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Front Drum Brake Replacement
 
As I stated earlier in the buildup and the cost write up, the brakes on the Jeep were not in the best of shape. In fact, they were really bad. Add to it that there was a manual booster on the rig and a clogged proportioning valve; it makes for a whole lot of fun.

Since I was trying to stay on a budget in the beginning (yea right...) I figured I would put a power booster in the Jeep, but I would keep with the drum brakes all around since this was one of the options they offered in 76 on the CJ-5's and I was initially thinking that staying somewhat stock would be a good thing. I set off to do some research and find out where I could get cheap parts for the rig.
 
 
Having recently completed the replacement of the rear drum brakes, I knew that I could get all the parts from a kit (part# 56215 904) at Quadratec that came with all the items in there that I needed to replace the front brake shoes, springs, and clips.
 
 
I then proceeded with the previous decision to replace the front brake rubber hoses with stainless steel braided ones as I had done in the rear. This would eliminate the swollen hoses that I had encountered in the rear and at the same time give a firmer pedal feel when braking. These were ordered up as well and then I just waited for everything to come in.
 
 
I took everything apart after that. It took me taking off the brake shoes that were held in place with some springs and the good news was this time around I didn't have to disconnect the parking brake cables because there are none on the front of the Jeep. Also missing from the equation was the 1-piece axles. This is only a front-end brake job and there was no replacement of the axles upfront since they don't suffer from the weakness of the 2-piece design.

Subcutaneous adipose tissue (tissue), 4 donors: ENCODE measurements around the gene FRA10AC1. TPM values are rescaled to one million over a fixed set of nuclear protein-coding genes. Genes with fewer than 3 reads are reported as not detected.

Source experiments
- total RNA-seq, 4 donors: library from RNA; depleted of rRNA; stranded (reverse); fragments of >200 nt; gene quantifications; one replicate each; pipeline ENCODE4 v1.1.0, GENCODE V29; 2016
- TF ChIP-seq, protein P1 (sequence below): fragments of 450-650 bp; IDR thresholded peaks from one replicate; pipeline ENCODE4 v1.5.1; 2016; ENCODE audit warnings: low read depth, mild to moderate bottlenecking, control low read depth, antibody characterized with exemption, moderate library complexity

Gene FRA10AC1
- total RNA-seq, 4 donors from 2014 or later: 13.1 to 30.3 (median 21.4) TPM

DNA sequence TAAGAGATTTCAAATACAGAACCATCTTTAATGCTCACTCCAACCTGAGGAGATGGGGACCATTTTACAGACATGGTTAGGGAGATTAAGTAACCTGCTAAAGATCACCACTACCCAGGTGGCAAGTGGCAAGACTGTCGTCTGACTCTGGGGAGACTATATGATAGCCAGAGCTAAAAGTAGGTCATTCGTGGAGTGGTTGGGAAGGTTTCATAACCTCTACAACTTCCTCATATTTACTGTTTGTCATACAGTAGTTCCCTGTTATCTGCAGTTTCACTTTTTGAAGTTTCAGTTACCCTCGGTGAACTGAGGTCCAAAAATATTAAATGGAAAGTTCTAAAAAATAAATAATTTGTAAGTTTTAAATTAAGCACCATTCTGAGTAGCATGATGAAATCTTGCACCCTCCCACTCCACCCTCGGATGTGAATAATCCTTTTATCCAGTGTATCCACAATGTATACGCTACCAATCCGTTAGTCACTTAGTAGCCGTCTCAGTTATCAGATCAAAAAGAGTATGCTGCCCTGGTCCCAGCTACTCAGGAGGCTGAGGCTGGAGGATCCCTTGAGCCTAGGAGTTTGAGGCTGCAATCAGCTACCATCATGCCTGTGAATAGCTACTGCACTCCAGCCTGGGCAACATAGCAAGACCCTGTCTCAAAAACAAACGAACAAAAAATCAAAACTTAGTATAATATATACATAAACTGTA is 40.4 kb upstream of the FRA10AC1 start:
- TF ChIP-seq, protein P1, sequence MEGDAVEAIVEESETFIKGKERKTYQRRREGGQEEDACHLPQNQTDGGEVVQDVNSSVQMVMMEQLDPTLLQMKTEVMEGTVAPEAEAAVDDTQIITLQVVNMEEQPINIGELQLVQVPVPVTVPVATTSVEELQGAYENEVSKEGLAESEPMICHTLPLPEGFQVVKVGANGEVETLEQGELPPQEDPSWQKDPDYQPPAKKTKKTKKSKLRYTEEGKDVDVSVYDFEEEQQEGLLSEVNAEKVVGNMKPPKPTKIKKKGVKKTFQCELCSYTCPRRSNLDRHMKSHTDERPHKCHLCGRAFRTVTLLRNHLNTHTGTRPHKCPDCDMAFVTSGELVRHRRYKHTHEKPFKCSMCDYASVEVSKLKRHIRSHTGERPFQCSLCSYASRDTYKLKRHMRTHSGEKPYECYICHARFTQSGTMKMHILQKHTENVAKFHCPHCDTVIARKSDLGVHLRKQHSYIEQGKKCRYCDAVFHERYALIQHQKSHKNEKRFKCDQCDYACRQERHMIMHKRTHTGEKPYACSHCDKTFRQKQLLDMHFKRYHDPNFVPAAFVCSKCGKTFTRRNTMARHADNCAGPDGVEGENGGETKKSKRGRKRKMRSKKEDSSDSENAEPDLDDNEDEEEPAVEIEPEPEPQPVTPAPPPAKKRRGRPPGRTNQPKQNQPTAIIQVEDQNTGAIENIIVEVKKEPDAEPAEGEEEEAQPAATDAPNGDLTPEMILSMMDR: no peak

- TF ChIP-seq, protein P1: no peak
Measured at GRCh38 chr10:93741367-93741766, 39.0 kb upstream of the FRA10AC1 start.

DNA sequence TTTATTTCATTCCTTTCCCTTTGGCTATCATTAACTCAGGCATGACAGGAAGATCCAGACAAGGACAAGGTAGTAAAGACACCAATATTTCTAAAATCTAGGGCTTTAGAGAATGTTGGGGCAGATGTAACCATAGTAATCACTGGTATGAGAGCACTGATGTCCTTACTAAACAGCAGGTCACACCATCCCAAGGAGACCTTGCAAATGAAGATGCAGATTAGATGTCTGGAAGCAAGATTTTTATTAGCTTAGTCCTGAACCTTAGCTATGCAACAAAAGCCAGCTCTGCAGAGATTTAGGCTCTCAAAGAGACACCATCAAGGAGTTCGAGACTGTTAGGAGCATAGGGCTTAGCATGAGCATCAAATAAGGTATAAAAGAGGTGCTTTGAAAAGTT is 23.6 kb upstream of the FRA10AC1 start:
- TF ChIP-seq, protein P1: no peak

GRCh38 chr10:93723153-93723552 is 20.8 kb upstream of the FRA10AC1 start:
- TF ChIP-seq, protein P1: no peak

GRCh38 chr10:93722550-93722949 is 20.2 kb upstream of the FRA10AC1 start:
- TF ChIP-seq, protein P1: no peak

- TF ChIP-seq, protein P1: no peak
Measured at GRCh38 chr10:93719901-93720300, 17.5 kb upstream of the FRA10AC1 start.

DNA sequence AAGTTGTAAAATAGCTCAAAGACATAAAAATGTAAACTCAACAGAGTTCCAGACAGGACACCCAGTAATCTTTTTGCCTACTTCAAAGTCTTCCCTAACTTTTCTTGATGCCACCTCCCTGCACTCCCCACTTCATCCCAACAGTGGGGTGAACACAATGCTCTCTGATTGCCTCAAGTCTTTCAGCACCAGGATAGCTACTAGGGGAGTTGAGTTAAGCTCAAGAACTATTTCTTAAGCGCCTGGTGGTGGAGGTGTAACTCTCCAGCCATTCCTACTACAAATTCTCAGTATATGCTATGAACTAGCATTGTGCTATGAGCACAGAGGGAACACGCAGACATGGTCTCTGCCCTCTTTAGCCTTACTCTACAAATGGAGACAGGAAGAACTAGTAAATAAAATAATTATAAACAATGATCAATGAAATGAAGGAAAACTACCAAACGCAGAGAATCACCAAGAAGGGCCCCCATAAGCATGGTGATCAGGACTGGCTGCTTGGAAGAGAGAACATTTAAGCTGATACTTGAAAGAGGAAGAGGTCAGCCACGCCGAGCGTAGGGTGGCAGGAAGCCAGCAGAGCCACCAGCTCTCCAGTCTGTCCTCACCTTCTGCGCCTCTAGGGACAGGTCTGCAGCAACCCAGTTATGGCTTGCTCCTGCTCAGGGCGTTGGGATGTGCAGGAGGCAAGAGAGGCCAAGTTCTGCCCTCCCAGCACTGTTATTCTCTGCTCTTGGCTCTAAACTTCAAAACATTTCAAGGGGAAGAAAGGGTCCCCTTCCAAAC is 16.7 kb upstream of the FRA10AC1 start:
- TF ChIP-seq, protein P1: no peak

I then put everything back together the way it came off. I realized then that I hadn't had the drums cut yet, somehow I forgot, and then I ran down to the local Midas to have this done. When I came back, I adjusted up the adjusters so there was a slight drag on the drums and I was done.

One tip I learned from the adjusting the rears is to add a bit of grease on the wire that goes around the curved metal gear. This will prevent binding when the brakes are self-adjusting. I neglected to do this the first time around and I had to manually adjust the brakes because of debris getting in there.
 
Lessons Learned the Hard Way
 
So, my lessons learned here would have to be to get all the parts upfront that you will need to do the job. It might cost more in time and money upfront, but at least you won't be sitting around waiting for parts to come in and also you won't have to take it apart later to do something that would have cost a few extra bucks to do upfront.
 
Conclusions
 
I had never done a front drum brake job ever and I was able to accomplish this with a bunch of reading and snapping some pictures and asking a mechanic friend to review them and tell me if I had done anything wrong during the setup. Everything turned out good and even thought I was nervous about it, I think I could rip off a drum brake job in about 30 minutes per side now. Even quicker would be the front since there are so many fewer moving parts inside there.

The front setup is similar to the rear and took less time since there are no parking brake cables and levers to have to deal with. After this job was done and I drove it for a bit, I decided to go to a front disc setup. It really ended up costing me more money when I did this, but I was quite pleased with the results.

One last thing to note. I did a lot of reading about cross-drilling the drums in the front and also in the rear. Simply put, this puts holes in the drums like they do in the discs. By doing this, any built up gasses, water, or debris are forced out of the holes during breaking. This helps in water or mud crossings. I tried this and noticed a bit of difference, but nothing compared to when I went and converted to a front disc setup. You can do some reading on this if you want to and see what you think. Whatever you decide, brakes are important, so make sure you don't cheap out and make sure you replace everything that needs replacing. If you don't, it might mean that you don't stop and all the work you have done on your Jeep will be for nothing.

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